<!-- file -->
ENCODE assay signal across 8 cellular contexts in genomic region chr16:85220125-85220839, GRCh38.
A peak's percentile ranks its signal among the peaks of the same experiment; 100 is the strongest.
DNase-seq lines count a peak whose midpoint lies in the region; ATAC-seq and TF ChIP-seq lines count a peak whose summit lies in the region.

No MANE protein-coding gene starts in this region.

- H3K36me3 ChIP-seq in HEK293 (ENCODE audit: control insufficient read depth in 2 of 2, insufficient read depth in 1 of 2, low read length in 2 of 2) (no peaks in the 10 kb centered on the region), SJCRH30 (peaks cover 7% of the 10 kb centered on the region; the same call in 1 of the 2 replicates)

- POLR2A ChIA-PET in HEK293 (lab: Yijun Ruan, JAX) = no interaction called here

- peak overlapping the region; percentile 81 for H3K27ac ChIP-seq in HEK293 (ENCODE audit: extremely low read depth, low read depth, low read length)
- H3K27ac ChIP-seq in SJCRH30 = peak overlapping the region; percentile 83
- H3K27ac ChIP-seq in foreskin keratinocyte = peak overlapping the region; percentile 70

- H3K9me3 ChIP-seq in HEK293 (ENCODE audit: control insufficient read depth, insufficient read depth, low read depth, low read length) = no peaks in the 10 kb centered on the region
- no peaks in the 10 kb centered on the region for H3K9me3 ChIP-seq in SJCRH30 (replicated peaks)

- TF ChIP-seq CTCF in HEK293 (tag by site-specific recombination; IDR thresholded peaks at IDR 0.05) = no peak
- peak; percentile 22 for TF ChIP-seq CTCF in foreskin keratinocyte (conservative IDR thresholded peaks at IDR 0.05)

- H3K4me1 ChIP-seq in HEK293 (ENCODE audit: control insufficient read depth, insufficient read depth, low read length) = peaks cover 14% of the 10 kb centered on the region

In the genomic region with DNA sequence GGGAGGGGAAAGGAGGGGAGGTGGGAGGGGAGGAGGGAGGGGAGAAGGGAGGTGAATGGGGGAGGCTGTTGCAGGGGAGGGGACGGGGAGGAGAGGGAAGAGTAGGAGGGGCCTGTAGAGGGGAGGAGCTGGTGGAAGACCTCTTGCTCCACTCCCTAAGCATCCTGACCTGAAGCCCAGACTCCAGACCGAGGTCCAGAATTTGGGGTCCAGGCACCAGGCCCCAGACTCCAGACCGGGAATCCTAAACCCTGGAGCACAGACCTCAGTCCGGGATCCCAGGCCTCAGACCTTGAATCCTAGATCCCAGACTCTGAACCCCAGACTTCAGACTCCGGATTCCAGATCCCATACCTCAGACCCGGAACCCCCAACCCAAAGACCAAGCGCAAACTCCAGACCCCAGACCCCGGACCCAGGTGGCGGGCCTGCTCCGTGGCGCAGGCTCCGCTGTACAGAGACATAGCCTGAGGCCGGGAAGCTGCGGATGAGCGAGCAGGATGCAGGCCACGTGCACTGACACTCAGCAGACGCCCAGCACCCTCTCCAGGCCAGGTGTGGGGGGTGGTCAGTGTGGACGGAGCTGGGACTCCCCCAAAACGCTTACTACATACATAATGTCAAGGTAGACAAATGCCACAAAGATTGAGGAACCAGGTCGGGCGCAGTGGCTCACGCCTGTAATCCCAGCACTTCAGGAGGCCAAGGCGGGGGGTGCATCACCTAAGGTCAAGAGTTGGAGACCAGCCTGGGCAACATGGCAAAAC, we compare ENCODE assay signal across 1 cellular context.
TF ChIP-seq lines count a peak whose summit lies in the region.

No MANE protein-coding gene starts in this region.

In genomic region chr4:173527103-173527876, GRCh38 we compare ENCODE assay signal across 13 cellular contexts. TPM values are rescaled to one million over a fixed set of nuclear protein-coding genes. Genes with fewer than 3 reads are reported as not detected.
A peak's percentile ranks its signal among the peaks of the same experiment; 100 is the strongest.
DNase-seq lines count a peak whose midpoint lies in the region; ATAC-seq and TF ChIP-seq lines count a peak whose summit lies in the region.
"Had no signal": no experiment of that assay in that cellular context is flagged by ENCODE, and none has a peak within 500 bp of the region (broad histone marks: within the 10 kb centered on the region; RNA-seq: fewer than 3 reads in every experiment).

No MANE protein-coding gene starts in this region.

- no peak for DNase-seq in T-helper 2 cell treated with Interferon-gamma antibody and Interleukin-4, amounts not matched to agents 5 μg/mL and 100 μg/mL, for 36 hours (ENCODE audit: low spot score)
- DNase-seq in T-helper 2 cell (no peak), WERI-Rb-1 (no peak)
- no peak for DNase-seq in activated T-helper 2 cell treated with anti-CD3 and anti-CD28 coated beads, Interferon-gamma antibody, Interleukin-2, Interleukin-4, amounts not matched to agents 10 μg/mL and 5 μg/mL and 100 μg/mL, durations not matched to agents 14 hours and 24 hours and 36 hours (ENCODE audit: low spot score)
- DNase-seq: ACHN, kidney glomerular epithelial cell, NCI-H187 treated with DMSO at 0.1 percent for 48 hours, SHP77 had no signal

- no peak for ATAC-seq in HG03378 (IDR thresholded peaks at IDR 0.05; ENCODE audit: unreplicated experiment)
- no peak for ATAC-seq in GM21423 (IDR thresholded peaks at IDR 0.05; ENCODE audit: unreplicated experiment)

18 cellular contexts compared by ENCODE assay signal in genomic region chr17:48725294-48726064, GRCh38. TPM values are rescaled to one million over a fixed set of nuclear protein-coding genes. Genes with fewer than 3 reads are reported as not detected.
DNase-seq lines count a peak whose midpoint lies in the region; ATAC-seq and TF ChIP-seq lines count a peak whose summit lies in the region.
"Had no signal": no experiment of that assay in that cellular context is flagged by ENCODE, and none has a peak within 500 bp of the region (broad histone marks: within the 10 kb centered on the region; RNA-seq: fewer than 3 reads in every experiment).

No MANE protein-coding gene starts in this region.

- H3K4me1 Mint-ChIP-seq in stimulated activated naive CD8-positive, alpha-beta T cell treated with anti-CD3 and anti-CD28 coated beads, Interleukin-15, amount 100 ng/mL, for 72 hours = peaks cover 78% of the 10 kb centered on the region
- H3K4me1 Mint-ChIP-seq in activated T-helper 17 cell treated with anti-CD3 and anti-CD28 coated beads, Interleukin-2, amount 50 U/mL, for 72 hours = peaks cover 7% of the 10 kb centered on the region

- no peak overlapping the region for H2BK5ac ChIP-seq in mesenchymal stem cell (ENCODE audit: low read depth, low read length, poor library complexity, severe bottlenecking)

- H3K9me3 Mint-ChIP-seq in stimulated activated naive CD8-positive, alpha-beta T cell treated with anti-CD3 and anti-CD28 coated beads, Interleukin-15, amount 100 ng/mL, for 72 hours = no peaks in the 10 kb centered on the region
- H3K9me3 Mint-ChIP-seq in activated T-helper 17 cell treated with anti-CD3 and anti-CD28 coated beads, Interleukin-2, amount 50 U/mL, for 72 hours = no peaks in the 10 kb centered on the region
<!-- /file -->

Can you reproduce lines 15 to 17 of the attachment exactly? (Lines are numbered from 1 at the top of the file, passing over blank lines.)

In the genomic region with DNA sequence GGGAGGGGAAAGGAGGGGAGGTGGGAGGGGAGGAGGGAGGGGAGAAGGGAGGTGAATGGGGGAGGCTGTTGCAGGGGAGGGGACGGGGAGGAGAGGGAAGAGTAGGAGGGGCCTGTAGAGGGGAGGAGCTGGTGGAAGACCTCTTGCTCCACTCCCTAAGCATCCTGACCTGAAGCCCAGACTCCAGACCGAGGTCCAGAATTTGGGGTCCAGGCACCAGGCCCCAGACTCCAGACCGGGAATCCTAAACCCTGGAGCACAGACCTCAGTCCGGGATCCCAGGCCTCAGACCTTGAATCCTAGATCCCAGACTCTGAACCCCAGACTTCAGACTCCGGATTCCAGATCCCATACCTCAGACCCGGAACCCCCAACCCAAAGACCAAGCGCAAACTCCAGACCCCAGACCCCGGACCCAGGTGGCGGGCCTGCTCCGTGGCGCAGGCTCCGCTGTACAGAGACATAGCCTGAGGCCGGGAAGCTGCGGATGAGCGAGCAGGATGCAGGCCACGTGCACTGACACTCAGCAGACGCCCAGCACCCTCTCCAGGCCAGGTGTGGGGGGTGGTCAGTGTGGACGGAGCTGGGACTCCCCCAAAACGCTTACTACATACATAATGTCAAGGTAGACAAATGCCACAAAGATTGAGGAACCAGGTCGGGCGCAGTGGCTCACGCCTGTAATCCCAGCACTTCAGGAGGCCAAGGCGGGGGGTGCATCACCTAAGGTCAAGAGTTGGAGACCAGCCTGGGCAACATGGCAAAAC, we compare ENCODE assay signal across 1 cellular context.
TF ChIP-seq lines count a peak whose summit lies in the region.

No MANE protein-coding gene starts in this region.